Discover Tuesdays Presents Vita And Virginia

Discover Tuesdays Preview: Vita and Virgina

Picturehouse Central's Marketing Manager Sarah Cook previews Vita and Virginia. Playing on Tuesday 2 July.

The story of an inspiring romance that helped create one of Virginia Woolf’s best loved books, Vita and Virginia is a captivating and must-see drama.

Based on a stage play by Eileen Atkins and is directed by Chanya Button, Vita & Virginia revolves around the true story of the relationship between Vita Sackville-West and Virginia Woolf. As authors, they are drawn to one another by their work. When a chance encounter sees them finally meet, the two women begin an affair that would shape their entire lives.

Vita & Virginia is a riveting exploration of these two creative, intelligent, and striking women who are caught in a whirlwind relationship. In the lead roles are Elizabeth Debicki as Woolf and Gemma Arterton as Sackville-West. The actresses are incredible together. From their first meeting, as Sackville-West is drawn to Woolf’s dancing, the chemistry is instantaneous.The immediate rush of attraction is palpable and exciting. As the women are drawn through their intellect, imagination, and beauty, the film dives into their lust across beautifully crafted letters and fervent meetings.

The film doesn’t just explore their intense relationship but the almost modern-like world they inhabit. The open marriages both women have with their husbands allows the movie to take an intriguing dive into the Bohemian lifestyles world they live in. Despite the openness, there are hints of jealous from the men who are aware on how passionate Vita and Virginia’s love is; both men eager to protect the women from one another’s intensity.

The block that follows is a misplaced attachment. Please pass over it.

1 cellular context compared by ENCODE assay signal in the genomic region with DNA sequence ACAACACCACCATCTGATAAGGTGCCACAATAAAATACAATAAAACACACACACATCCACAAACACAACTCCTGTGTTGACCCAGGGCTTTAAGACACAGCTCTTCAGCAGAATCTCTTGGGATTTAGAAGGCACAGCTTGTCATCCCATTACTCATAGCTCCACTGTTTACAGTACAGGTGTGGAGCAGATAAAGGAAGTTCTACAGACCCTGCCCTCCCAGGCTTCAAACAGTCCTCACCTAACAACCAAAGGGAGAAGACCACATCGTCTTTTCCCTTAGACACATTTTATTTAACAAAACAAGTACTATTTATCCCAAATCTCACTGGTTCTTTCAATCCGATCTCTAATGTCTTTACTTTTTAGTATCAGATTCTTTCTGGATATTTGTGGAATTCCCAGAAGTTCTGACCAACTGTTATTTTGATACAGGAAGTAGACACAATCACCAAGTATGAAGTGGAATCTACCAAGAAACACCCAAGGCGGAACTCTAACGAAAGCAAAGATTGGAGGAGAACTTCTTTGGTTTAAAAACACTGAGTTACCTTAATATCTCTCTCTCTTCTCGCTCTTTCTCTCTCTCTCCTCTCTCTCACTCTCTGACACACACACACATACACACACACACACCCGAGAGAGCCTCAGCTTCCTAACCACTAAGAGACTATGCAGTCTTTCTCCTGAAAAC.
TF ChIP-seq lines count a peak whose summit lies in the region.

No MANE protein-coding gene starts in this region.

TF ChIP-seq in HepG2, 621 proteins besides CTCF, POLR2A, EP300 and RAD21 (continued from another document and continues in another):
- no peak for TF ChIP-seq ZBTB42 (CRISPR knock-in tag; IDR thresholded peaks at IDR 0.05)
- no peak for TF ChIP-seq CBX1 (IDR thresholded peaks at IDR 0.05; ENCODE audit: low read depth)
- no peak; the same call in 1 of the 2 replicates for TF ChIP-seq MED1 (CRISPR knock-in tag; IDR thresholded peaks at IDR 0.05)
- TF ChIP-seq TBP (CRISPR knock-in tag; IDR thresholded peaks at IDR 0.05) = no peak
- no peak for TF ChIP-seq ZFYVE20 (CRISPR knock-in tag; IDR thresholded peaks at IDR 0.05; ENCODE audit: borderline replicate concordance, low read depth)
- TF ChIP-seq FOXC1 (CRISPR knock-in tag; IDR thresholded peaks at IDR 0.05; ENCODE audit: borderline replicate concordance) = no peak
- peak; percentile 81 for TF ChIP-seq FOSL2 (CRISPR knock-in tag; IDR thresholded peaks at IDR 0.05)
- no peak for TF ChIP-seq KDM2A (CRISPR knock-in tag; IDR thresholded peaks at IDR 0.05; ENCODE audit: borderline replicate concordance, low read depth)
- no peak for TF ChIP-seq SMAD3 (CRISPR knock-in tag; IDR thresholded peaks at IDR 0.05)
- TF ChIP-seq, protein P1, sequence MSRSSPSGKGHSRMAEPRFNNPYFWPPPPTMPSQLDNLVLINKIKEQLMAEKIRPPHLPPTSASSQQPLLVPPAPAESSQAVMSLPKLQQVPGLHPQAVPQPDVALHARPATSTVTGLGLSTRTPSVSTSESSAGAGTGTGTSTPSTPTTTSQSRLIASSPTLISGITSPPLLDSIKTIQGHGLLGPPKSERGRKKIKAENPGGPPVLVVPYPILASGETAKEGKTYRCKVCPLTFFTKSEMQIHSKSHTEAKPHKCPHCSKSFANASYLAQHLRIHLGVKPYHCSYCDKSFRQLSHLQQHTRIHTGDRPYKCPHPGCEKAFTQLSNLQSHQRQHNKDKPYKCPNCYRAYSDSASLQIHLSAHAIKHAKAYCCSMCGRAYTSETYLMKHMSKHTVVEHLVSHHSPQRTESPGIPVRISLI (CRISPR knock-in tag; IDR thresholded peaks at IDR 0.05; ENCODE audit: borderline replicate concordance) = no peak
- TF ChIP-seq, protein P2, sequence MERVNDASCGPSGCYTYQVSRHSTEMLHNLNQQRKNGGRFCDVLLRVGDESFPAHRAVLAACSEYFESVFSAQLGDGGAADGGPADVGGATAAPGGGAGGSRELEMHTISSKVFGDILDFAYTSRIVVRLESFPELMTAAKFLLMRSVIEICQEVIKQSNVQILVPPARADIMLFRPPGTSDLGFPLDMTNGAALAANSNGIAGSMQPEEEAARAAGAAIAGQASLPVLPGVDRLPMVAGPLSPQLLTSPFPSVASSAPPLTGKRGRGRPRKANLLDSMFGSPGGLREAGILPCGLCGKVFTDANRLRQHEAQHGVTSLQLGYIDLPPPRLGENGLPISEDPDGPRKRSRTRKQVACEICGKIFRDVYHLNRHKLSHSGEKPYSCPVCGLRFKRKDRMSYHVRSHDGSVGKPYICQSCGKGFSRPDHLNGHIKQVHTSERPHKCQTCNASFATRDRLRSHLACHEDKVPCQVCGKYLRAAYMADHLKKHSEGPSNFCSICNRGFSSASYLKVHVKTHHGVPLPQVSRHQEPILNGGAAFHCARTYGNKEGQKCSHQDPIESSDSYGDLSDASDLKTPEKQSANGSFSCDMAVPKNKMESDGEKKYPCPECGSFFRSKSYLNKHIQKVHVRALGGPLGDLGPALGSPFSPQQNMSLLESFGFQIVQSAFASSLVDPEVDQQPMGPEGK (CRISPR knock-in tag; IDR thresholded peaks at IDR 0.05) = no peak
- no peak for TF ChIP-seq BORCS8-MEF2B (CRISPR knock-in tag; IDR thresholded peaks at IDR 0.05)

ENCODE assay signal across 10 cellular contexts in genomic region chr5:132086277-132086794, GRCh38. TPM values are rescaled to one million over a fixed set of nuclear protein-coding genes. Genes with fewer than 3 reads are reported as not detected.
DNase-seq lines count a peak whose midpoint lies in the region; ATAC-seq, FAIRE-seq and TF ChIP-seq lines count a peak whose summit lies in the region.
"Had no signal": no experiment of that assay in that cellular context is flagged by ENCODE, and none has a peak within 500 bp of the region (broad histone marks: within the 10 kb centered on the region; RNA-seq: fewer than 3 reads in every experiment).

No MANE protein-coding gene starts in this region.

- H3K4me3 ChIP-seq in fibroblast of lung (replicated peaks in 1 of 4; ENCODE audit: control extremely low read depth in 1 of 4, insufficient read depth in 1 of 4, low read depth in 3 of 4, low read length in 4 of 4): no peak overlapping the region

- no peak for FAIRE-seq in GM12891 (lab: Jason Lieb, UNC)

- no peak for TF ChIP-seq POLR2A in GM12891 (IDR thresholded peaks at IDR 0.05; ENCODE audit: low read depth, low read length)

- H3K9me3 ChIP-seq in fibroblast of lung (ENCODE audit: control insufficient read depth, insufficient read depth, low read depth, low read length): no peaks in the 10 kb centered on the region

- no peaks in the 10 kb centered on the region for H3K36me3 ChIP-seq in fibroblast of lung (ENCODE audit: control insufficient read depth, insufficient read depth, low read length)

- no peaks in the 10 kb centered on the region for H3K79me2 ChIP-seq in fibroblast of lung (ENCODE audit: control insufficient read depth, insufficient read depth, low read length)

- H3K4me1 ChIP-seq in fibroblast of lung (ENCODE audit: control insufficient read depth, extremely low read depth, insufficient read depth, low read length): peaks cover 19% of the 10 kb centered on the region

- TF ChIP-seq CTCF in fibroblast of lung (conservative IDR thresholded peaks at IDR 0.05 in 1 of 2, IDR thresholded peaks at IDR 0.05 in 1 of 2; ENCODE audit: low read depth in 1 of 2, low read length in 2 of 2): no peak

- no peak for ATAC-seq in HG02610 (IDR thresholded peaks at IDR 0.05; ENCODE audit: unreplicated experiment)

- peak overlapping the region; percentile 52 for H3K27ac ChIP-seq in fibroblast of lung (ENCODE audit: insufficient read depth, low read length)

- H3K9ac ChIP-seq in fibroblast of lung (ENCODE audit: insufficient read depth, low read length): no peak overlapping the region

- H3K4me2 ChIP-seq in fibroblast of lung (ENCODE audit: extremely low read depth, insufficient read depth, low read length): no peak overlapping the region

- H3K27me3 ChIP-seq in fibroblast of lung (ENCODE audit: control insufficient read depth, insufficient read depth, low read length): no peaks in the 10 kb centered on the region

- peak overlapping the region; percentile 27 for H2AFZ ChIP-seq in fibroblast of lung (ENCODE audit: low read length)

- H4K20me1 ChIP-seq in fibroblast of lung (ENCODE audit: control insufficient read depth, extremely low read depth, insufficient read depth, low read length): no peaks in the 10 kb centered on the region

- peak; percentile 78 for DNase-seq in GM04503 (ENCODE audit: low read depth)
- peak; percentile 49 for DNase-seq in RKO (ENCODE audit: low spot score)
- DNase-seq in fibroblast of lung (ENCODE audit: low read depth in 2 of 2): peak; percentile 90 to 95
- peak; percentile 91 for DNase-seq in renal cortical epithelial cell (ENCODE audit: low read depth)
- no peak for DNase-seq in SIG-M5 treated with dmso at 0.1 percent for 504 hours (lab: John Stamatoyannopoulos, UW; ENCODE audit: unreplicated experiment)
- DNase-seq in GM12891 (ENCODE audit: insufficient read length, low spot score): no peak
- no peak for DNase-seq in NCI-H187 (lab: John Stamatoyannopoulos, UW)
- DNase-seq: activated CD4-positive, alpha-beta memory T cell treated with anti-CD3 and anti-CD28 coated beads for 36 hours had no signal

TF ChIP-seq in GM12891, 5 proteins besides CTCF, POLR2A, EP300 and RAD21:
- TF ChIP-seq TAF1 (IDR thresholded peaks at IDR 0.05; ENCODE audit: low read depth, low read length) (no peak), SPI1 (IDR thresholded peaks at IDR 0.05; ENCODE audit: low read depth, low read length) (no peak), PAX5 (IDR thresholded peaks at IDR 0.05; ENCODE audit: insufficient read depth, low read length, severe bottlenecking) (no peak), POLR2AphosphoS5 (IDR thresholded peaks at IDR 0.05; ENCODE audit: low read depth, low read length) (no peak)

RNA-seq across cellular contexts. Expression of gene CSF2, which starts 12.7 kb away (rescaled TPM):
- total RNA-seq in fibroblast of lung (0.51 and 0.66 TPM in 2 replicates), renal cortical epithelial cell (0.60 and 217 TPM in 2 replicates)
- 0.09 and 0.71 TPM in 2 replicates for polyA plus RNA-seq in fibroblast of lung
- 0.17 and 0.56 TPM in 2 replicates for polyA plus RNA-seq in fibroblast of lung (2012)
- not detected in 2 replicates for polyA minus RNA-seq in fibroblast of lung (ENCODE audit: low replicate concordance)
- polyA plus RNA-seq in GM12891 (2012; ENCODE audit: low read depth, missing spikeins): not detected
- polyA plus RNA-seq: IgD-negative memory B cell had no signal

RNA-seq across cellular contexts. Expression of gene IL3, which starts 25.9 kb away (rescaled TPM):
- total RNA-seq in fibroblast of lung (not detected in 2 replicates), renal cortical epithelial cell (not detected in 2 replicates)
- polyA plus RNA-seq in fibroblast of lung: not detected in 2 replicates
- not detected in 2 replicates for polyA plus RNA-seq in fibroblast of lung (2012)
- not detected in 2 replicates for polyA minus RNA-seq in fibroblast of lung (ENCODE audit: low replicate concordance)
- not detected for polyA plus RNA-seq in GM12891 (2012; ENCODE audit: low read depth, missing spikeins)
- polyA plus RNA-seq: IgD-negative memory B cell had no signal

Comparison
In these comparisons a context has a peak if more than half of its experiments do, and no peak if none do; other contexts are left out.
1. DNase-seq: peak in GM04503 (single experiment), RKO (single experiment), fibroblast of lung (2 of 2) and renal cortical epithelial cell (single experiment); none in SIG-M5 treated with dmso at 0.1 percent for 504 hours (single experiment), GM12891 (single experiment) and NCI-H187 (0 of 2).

Which is why the relationship’s crack run and cut deeper. For Vita, her devotion to her social status and vapid attractive things causes her to drift away from Virginia when a new pretty toy catches her eye.

Virginia’s troubles are more well-known and the story looks at the mental disorder that the acclaimed writer struggled with. Debicki is stunning in these moments that range from erratic to catatonic behaviour that can only seemingly be quelled by Vita’s open and honest presence.

Button, whose previous outing is underseen gem Burn Burn Burn, crafts an elegant and lush movie that is decorated in stunning 1920s aesthetics. Yet the director interjects a stunning modern twist to the movie, utilising almost fantastical elements to their love that enhances the dreamlike relationship.

Isobel Waller-Bridge’s synth heavy score enhances the contemporary feel of the film.  Yet the score flows from these modern samples into string-like period pieces that are absolutely phenomenal and catch this romance gloriously. Vita and Virginia a is dreamlike and gorgeous movie.

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